Our primary consideration is always our users. We guide design decisions by finding out what our users want to do, and then structure the product so they can carry out the task as efficiently as possible.
Similarly, a page’s instruction, data, and process(es) should be scannable, and its hierarchy easily determinable.
Overall, our interactions with our application should:
- Speak to users with a single voice that is consistent, and familiar to hacker culture and the security industry;
- Be comfortable to use and navigate, with confidence that words and actions carry consistent meanings and operations.
Everything in the interface should serve a specific purpose — expose, and collectively iron out the cruft.
Our product reflects the Bugcrowd brand while optimizing for frequently-used and simple tasks. Utilize friction for complex and dangerous flows.
Our interface should feel familiar and predictable to users. Similar tasks should be represented in similar ways.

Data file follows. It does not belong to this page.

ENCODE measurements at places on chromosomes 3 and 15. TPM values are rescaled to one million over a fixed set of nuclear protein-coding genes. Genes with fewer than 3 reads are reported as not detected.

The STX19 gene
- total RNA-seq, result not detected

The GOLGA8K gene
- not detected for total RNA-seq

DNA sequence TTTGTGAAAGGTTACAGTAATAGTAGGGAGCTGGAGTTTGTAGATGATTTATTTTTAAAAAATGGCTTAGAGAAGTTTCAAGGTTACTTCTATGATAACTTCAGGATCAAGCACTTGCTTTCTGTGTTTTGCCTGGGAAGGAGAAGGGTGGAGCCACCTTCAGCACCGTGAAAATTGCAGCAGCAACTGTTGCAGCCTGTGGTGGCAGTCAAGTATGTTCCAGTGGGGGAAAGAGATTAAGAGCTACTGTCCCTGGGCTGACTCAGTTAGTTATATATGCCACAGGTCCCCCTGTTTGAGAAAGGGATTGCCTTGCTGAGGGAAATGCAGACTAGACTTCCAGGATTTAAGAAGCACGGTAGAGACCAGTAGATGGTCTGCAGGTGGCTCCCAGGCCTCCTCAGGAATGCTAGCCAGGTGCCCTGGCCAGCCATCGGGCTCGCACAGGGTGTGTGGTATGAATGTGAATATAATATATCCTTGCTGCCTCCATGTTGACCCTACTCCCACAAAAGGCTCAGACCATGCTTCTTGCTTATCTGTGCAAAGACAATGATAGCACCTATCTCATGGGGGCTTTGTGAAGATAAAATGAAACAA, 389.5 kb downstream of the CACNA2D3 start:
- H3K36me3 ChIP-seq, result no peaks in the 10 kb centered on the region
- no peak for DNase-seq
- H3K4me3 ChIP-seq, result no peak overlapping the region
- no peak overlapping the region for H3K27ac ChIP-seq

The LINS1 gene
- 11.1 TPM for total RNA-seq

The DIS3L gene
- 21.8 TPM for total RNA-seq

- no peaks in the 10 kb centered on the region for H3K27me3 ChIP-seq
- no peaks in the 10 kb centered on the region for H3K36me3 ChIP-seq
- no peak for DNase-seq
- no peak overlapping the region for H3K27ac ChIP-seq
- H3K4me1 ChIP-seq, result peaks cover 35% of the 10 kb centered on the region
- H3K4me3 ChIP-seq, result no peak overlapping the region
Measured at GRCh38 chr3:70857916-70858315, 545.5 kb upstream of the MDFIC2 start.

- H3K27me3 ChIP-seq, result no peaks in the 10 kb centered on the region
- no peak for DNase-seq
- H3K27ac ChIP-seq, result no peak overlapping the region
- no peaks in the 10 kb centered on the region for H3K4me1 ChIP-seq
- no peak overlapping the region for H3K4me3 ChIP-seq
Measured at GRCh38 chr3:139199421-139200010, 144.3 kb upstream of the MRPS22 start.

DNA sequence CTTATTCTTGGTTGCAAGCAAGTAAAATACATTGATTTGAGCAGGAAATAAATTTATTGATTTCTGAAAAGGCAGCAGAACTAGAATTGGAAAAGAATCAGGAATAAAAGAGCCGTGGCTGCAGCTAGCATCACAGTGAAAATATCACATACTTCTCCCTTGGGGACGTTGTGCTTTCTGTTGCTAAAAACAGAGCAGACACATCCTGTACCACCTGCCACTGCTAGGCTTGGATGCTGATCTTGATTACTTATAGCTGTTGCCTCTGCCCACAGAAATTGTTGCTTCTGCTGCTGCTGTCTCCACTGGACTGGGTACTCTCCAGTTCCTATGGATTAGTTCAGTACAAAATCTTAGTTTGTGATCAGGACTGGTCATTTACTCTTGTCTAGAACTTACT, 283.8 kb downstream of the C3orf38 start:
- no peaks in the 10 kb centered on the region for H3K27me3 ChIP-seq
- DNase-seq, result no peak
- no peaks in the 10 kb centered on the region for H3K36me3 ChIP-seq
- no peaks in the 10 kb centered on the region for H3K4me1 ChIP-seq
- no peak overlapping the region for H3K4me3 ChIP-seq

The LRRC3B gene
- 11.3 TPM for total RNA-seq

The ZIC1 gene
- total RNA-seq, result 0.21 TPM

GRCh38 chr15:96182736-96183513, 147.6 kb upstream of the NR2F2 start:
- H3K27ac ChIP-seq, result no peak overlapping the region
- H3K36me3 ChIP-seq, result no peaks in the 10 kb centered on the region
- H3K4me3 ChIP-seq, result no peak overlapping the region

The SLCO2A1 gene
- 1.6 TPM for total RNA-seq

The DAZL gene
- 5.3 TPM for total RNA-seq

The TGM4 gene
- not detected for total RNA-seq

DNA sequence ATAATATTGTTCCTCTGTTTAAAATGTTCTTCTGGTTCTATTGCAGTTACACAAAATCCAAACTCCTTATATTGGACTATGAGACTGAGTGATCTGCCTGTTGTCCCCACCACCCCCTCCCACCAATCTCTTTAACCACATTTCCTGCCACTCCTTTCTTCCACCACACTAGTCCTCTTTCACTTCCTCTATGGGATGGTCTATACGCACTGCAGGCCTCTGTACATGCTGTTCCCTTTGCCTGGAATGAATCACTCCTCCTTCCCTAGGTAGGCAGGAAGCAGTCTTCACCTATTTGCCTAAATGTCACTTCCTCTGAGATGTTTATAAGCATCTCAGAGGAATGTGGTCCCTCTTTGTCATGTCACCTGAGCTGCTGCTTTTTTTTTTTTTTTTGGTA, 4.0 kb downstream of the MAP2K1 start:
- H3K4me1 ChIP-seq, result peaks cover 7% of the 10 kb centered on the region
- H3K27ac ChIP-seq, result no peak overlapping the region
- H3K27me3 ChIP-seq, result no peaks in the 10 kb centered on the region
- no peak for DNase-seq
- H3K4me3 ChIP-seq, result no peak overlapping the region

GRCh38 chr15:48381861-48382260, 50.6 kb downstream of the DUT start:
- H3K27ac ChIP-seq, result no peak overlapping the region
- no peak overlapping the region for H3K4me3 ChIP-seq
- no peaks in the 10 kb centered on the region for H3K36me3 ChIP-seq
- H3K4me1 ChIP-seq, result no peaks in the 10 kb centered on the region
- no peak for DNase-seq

Interface elements should act in a standard way whenever they appear. Where possible, we follow conventions and patterns from the host operating system, allowing users to better understand and predict how the product will behave.
Users trust us with their security, time, and money; we should be clear and transparent about what’s needed and why.
Eliminate ambiguity. Provide international inclusion; aim for a readability of “Lower secondary education” or below.
Write copy that is accessible to all users; everyone at all levels of experience should feel like they know how to use the product.
Our software should avoid excluding users based on their abilities — whether physical, sensory, cognitive, or otherwise — as best as possible.
Our provisions consider the permanent, temporary, and situational accessibility needs of users.
For more information see § Accessibility.
We are ultimately responsible for the user experience.
We’re building this to empower the development of good experiences with our product.
But we’re building this to scale, and thus not just for either ‘designers’ or ‘developers’, or any other single group of people.
Be conscious of this responsibility: consider the implications of decisions across the designs system, and how they affect its usage.
Most of all: be friendly and approachable to our users, whether fellow colleague or direct user.